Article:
Socioeconomic inequality affects the performance of Canarian students – La Provincia

Socioeconomic inequality affects the performance of Canarian students - La Provincia


The socioeconomic inequality influences the academic performance of public school students. It is a latent problem in the Archipelago, which is further aggravated if one takes into account that 78% of the child population of the Islands was enrolled in centers of this type over the past year. A percentage higher than the national average (67.8%), which also remains unchanged from the year 2012 / 2013- and is only surpassed by Melilla (83%); Castilla La Mancha (81.8%); Extremadura (80.4%); and Ceuta (79.2%). This is reflected in the report Situation of childhood and family in the Canary Islands, which was published on November 20, after being commissioned by the Ministry of Equality and Social Policies of the Autonomous Government. A document that also reveals that 16% of Canarian students studied last year in a concert center, compared to 6% in private schools.

"The socioeconomic level is related to the geographical environment, social relations, types of households, family economy, and cultural level, and it must be said that in the Canary Islands the unemployment figures are very high compared to the rest of the national territory, which is also affecting middle-class families, so it is necessary for the Government to take action on the matter, "says Silvia Rodríguez, spokesperson for the Trade Union of Teachers of the Canary Islands (STEC). It is precisely these differences that the union member considers to have a direct influence on the student's grades. "A family of good economic position can afford to target their child in private classes to be able to reinforce some subjects, in extracurricular activities, and even, offer a better food education", he emphasizes.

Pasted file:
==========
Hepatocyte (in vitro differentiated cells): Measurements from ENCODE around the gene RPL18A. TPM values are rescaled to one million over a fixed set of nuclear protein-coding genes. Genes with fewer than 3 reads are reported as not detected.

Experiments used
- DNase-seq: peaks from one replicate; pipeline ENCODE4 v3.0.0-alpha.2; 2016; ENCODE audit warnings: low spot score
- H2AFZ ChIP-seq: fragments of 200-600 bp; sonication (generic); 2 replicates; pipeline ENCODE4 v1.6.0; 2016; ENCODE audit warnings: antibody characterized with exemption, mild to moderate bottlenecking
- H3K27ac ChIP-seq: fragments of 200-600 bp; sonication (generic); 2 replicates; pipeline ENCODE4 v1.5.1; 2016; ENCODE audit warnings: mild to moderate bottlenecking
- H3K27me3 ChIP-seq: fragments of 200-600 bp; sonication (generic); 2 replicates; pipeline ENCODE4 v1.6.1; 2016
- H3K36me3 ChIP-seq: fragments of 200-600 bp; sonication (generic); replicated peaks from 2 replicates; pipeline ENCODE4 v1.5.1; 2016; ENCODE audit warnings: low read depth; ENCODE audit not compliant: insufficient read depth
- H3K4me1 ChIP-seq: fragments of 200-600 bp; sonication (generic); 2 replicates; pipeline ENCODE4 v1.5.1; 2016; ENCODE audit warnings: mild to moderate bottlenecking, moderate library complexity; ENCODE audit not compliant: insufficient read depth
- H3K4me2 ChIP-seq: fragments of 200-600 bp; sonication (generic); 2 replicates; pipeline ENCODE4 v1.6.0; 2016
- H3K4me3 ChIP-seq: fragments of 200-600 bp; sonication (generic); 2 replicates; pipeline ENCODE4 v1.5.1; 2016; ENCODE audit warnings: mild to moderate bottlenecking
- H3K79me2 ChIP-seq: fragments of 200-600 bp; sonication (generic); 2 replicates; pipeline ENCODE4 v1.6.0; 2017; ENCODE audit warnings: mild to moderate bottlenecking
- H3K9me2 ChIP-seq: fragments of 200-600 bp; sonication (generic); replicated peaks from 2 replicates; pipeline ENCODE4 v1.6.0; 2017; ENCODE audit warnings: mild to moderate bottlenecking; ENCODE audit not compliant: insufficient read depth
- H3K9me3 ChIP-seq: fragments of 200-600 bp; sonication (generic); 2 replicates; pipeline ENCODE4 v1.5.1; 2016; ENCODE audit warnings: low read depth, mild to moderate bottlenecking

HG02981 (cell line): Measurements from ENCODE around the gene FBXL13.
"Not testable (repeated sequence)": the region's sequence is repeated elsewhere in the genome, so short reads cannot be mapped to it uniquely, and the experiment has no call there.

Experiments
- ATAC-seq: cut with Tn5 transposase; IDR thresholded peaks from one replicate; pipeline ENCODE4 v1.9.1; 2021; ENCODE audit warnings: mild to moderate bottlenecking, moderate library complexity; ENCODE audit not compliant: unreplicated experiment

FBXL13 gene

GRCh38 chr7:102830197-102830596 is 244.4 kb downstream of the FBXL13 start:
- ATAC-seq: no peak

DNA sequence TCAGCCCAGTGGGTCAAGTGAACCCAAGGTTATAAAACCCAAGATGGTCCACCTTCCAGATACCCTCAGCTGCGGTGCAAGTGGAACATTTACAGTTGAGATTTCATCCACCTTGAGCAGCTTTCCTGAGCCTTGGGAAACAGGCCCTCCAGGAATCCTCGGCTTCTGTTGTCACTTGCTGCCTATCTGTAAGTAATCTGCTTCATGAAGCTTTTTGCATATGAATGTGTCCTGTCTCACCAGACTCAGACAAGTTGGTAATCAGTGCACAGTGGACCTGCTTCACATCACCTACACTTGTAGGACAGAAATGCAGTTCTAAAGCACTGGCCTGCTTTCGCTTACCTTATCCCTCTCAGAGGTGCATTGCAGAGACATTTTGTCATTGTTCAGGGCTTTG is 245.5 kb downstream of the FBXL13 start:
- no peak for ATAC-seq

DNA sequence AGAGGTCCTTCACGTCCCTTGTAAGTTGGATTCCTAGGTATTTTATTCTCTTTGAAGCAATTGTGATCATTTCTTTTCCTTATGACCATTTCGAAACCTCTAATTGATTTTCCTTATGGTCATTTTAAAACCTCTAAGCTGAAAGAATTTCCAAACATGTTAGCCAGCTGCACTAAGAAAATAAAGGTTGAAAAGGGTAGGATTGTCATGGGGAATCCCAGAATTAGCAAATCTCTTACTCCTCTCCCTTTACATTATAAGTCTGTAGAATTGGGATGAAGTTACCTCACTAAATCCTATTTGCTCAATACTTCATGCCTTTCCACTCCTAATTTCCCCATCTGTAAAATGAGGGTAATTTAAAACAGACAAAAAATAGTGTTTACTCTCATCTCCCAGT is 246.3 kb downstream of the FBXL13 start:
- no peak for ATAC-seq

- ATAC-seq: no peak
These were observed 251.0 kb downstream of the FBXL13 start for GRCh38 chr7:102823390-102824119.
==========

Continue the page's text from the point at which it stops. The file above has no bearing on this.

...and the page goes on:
Investment

With the purpose of resolving the conflict, Rodríguez advocates that the Canarian Executive work on the development of measures to compensate for these socioeconomic inequalities that affect, above all, children enrolled in public schools. "The first tool should be an improvement in the investment of the budget items that are destined to the educational centers, In fact, in the Archipelago we have been demanding that at least 4% of the budgets be directed to this area in order to comply with the 5% that the Canary Islands Law of Education contemplates for 2020. But the Executive has already said that it will not be able to assume that commitment, "laments the union representative.

However, Rodríguez insists that the only way to address the problem is through effective reforms that promote equal opportunities. "We talked about reducing the ratio of students per classroom, develop measures to address diversity, increase the staff of teachers and material and financial resources."
In addition, it emphasizes that in the Islands there is a "great delay" in the field of reading and in the level of written expression. "But reading comprehension is also a conflict for our students, which is why it is necessary to provide public library centers and develop projects that stimulate the habit of reading in students," the STEC spokesperson said.

Therefore, based on Rodriguez's criteria, the problem of student performance does not lie in the quality of the teaching staff. The issue is more complex. "It is not a question of teachers of private or concerted schools being better than those who exercise their functions in the public." Independently of the need to carry out pedagogical reforms and aware of the conflicts that LOMCE has raised, it is a reality irrefutable that the professors of the public centers are the best professionals, "he emphasizes.

Following this line, a study prepared by the professor of Economics at the University of Barcelona, ​​Álvaro Choi de Mendizábal, entitled Socioeconomic Inequalities and Academic Performance in Spain, states that "at the age of 15 a gap of 82 is observed. PISA points – the equivalent of two years of schooling – among students from households with a higher socioeconomic level and those with a lower level ". A statement seconded by the member of the STEC to say that "this is a reality that is observed in the Canary Islands, but the problem that this represents not only focuses on the boys and girls repeat course, but choose to abandon their studies at ages early. "

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